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Q. My 5-week-old baby has cross-eye after removing an eyelash. Have I damaged his eye muscles?

Answered by
Dr. Arnab Pal
and medically reviewed by Dr. Vinodhini. J
This is a premium question & answer published on Sep 17, 2020

Hello doctor,

My baby is 5 weeks old. Yesterday, I used a cotton bud to remove an eyelash in the corner of his eye. It was right inside the edge of the eye. I did pull outwards to try and get it out. I did this for about two minutes before it finally came out. The next day his eyes are crossed. The eye I worked on is looking outside (wall-eyed), and I am worried I have damaged his eye muscle. Will this get better, or should I see an eye expert?

Dr. Arnab Pal

Ophthalmology (Eye Care)
#

Hello,

Welcome to icliniq.com.

I saw the pictures of your baby (attachment removed to protect patient identity). He is really super cute. Now coming back to your query about your child's eyes, let me assure you god has not made our eyes so weak. Please do not beat yourself up by thinking that such a minor thing, like what you did, could ever damage your child's eye or its muscles. It is not what has happened. Let me reassure you first by telling you that you have not damaged his eye muscles. Secondly, any such squinting of infants' eyes below 6 months of age do not hold any significance, because below 6 months, the eyes are not visually developed enough to keep them together straight and aligned together. So in a five weeks child, it's fairly common. Any squint which stays beyond 6 months needs to be checked up by a pediatric ophthalmologist. But nothing needs to be done in a squinting child below 6 months age as most squints go away by the time child turns 6 months old. There are a few red flag signs which need immediate attention.

1) Premature delivery with birth weight <1.7 kg. These children's eyes need a check-up for retinopathy of prematurity or ROP at one month of age.

2) White pupillary reflex/cats eye reflex.

3) Child not turning eyes towards torchlight in a semi-dark room or not seeming to notice toys near to face (cover one eye and test the other eye). There might be a chance that your child might see a bit less in the squinting eye than in the normal eye. But hold forth for 6 months. If squint stays, get the eyes checked up.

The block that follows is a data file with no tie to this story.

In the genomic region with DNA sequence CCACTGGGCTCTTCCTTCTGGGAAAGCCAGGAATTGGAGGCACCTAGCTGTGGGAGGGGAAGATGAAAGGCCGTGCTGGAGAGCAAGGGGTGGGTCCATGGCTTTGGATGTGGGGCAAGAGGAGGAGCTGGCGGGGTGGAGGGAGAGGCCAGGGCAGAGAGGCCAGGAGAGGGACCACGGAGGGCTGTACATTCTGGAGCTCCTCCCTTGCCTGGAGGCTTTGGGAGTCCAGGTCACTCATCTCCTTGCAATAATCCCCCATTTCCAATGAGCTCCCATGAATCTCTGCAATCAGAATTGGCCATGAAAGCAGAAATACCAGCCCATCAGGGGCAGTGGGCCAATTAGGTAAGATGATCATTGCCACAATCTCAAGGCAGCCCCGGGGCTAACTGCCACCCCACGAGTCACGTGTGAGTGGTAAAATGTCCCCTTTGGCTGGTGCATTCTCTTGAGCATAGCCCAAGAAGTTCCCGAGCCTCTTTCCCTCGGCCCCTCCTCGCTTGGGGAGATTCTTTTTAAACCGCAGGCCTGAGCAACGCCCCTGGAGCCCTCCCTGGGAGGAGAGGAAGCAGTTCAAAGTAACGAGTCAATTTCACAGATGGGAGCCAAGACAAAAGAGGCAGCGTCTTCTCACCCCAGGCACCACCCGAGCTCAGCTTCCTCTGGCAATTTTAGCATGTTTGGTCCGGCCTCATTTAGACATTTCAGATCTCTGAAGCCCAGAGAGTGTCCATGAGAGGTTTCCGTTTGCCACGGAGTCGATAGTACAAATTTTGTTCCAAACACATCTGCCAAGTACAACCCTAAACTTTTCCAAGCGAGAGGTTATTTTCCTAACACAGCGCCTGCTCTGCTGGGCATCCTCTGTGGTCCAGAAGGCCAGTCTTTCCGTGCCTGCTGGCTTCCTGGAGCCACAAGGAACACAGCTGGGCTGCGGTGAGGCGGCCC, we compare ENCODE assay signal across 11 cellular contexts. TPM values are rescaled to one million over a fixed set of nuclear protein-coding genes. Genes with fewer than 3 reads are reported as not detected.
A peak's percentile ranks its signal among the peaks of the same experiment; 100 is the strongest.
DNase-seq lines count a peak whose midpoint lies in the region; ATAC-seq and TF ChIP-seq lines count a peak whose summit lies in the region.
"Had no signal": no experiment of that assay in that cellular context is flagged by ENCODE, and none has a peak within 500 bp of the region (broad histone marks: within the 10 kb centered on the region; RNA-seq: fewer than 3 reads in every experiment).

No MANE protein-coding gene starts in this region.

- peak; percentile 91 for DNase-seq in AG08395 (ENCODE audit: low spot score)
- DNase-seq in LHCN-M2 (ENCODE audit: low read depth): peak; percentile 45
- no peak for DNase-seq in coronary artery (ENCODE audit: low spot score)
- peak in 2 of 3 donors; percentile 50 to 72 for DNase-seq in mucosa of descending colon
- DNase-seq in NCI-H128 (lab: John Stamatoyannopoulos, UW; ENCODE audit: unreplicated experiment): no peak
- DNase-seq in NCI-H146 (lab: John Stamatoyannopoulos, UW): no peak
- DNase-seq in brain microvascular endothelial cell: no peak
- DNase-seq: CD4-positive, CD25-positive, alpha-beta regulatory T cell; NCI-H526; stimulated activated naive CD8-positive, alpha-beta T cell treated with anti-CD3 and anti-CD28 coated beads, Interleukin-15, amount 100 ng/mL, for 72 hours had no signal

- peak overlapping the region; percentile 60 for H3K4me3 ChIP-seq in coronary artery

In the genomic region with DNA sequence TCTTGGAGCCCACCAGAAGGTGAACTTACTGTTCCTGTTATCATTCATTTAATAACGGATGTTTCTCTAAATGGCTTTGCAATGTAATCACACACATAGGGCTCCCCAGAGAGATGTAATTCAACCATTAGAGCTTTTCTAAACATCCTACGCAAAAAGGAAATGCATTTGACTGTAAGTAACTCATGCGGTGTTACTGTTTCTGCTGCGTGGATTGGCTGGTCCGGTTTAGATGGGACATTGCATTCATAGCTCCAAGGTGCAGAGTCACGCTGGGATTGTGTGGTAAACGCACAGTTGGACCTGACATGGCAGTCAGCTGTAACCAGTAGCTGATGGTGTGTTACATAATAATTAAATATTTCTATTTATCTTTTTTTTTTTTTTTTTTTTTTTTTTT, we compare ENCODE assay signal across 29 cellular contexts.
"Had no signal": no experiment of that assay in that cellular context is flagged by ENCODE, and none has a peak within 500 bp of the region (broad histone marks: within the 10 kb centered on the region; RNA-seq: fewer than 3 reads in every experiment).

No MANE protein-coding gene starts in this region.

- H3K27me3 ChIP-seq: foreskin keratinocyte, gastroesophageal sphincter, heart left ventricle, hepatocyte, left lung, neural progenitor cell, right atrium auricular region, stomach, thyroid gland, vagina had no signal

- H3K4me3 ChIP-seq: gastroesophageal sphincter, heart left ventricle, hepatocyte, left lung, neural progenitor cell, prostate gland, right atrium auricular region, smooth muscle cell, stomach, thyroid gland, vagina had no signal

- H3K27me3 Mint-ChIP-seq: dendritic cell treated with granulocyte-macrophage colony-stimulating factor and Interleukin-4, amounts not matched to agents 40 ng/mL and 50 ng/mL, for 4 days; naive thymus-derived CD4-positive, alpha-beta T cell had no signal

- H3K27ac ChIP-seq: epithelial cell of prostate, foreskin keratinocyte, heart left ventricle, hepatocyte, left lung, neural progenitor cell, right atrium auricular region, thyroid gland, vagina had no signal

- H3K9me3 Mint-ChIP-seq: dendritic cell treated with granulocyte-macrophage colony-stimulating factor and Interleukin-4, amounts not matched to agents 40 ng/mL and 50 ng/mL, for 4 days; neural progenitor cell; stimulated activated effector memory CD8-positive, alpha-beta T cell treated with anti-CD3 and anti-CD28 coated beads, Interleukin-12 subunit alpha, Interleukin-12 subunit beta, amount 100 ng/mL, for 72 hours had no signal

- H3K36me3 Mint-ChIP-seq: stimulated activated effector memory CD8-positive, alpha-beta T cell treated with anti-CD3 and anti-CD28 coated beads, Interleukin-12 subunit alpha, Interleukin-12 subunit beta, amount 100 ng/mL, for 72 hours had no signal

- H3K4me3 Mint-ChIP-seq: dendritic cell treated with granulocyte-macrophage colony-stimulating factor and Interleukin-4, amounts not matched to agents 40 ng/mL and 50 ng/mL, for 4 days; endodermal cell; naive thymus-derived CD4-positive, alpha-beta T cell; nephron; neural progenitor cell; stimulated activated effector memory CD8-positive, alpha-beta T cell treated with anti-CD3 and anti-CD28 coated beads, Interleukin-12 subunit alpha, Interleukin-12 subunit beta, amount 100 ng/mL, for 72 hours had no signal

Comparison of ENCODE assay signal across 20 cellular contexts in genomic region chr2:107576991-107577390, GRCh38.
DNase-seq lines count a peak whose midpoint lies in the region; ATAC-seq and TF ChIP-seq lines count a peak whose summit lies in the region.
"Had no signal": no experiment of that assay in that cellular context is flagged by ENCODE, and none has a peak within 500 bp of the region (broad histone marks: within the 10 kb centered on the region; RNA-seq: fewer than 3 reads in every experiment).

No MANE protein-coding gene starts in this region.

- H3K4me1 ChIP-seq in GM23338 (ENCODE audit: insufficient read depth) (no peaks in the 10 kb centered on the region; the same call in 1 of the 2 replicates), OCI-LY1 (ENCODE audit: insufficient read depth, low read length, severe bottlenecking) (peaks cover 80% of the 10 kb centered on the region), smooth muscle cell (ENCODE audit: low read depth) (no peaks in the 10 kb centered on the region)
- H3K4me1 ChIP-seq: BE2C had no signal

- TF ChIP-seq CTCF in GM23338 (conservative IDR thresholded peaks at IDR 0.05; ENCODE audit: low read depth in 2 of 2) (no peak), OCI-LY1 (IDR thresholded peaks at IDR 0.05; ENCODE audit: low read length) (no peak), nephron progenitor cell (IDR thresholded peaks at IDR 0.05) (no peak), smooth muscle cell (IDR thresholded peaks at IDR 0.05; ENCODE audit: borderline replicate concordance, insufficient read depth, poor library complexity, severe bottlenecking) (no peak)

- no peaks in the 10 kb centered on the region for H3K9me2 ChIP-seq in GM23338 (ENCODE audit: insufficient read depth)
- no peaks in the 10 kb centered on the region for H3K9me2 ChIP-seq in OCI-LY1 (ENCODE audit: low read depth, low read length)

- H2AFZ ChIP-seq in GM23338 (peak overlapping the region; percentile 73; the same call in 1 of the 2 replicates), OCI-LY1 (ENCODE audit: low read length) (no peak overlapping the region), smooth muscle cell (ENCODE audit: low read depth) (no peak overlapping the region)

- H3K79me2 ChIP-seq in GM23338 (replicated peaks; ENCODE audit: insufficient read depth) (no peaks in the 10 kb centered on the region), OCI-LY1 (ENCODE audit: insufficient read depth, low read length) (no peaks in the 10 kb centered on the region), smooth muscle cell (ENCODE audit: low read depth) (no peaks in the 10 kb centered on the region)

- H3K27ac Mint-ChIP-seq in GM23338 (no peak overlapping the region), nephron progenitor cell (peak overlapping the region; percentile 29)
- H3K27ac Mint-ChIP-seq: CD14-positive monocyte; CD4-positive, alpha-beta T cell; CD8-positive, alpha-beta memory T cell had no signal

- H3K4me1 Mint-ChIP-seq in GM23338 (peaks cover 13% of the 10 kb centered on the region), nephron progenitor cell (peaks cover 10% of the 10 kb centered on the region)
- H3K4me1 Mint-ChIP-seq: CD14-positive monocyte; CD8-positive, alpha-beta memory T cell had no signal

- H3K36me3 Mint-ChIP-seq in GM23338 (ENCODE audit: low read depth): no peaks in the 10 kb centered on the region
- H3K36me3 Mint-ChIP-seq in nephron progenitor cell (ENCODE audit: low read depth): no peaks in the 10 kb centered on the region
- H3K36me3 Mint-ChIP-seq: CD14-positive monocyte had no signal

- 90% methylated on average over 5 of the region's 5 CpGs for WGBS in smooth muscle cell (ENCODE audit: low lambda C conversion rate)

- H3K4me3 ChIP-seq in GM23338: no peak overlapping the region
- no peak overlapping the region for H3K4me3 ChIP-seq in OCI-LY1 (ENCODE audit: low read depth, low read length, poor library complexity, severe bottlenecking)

I hope this helps.


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Hello doctor,

Thank you for your kind response.

Dr. Arnab Pal

Ophthalmology (Eye Care)
#

Hello,

Welcome back to icliniq.com.

Do let me know if you have any other questions.


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Thank you doctor,

My only concern is other people I asked said their baby had such a problem from birth where there seem cross-eyed. But my baby only became crossed eyed from 5 weeks old and not from birth. That is why I am worried if I did this damage. Is it common for a baby to develop such overnight? Also, is it normal the crossed outward is occuring almost all the time especially when he looks at a distance like almost all the time? Is there anything I can do to help strengthen it?

Dr. Arnab Pal

Ophthalmology (Eye Care)
#

Hello,

Welcome back to icliniq.com.

I understand your apprehension about being a mom. I refuse to buy the theory that you have damaged his eyes. Our eye muscles are very strong. And it is impossible to damage them by such a superficial process. There is indeed a term called infantile exotropia, which occurs since birth or a few weeks from birth. However, it is not as urgent as infantile esotropia (eye inwards), which can cause a lazy eye very fast and requires surgery as soon as possible.

There are mainly two possibilities.

1) Child is not seeing well due to refractive error or any other ocular problems. But a 5-week child is normally quite weak visually. If you want you can definitely have the child's eye checked up by an ophthalmologist for excluding congenital cataract/retina problem or glaucoma. If all are normal, get cycloplegic retinoscopy done after six months of age.

2) If all are fine (eye power and other things as mentioned), then it may be your child's eye muscles are weak (infantile exotropia). I am sorry, but there are no exercises to strengthen them at this age. Exercises can be comprehended by the child only after 8-9 years of age. Surgery for infantile exotropia is dicey. Some favor early surgery, but as it is not urgent, I personally like most pediatric ophthalmologist operate only after six years of age.

Is the squint alternating between eyes because it is a good sign because it means bothered have equal vision. However, if one eye is predominantly squinting, then that eye presumably has lower vision. But again, all these talks of vision in a 5-week old is as meaningless as not carrying an umbrella in manchester. The child is yet to develop his full potential of vision, and once he does, squint will go away.

I tell you it is not urgent or dangerous. Definitely, you can get his eyes checked up once now. And then again after six months if squint persists.


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Thank you doctor,

Yes, it alternates now and again sometimes it is the right sometimes it is the left. No problem. I will just watch and pray and hope it sorts itself out. I have just never seen a baby have it before.

Dr. Arnab Pal

Ophthalmology (Eye Care)
#

Hello,

Welcome back to icliniq.com.

Good signs then. It is difficult when your own baby has it. Remember those red flag signs. Observe the baby and his eye movements and how he looks at toys, at your face, and lights. Look out for any white reflex inside the eye or if he prefers not to look at lights and seems averse to light.


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